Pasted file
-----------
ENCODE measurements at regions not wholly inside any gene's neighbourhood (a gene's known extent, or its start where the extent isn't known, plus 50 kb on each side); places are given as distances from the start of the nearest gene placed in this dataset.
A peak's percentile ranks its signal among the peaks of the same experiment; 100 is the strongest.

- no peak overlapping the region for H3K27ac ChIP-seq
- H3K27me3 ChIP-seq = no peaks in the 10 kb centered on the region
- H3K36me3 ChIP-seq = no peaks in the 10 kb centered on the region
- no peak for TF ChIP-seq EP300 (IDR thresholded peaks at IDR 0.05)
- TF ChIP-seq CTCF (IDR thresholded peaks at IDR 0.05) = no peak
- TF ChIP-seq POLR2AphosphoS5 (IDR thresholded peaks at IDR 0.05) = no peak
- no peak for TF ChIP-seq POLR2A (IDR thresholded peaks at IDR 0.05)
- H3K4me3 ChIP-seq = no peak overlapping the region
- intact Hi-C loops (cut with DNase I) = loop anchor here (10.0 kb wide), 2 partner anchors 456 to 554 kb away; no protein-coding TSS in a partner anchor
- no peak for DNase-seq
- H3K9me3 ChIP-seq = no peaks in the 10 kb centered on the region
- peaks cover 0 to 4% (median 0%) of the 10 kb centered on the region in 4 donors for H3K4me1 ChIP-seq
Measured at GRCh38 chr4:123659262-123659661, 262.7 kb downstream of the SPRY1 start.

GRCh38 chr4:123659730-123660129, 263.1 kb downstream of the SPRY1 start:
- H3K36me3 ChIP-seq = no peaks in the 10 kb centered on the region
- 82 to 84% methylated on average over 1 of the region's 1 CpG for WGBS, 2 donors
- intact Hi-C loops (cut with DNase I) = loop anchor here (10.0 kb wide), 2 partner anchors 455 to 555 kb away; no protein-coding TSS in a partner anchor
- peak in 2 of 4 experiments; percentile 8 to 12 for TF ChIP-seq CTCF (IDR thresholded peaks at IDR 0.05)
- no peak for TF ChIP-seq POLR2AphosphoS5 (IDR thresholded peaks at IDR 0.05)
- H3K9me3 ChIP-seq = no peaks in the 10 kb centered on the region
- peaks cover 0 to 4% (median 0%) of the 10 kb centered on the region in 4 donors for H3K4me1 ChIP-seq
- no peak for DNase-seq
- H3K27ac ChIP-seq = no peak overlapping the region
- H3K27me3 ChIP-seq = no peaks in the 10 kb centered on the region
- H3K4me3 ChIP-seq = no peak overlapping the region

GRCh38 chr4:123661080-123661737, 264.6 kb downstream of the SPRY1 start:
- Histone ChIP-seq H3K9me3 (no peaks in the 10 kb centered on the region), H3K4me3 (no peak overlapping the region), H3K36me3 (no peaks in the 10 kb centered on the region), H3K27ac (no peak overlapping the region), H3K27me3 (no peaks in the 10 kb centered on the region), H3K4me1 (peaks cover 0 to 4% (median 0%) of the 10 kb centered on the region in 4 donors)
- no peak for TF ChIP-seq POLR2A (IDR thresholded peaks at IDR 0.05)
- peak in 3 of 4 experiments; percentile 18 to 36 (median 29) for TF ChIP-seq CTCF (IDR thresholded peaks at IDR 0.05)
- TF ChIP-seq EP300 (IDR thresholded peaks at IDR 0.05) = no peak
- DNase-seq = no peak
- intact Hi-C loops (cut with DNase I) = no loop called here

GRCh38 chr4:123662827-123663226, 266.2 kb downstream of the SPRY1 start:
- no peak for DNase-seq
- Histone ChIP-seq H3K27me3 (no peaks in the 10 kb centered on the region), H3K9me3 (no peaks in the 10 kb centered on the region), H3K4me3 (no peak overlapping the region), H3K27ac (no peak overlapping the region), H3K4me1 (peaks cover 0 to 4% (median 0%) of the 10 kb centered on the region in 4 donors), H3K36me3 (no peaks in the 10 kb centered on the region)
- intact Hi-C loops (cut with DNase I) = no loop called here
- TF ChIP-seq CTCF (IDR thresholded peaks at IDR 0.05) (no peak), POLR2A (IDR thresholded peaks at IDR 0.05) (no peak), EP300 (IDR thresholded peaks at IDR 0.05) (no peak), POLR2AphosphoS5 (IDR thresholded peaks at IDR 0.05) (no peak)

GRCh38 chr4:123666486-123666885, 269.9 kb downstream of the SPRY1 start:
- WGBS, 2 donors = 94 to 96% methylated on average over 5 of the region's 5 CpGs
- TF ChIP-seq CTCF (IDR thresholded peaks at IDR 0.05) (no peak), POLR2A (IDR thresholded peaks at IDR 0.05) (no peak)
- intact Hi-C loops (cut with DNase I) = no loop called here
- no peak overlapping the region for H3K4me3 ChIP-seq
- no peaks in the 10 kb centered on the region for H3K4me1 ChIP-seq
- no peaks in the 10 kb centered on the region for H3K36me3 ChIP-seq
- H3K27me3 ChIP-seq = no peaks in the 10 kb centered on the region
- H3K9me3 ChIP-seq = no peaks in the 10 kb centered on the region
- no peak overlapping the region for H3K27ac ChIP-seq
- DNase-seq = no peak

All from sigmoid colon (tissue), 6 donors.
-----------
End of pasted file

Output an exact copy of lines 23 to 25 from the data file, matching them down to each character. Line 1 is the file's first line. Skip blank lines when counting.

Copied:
- peaks cover 0 to 4% (median 0%) of the 10 kb centered on the region in 4 donors for H3K4me1 ChIP-seq
- no peak for DNase-seq
- H3K27ac ChIP-seq = no peak overlapping the region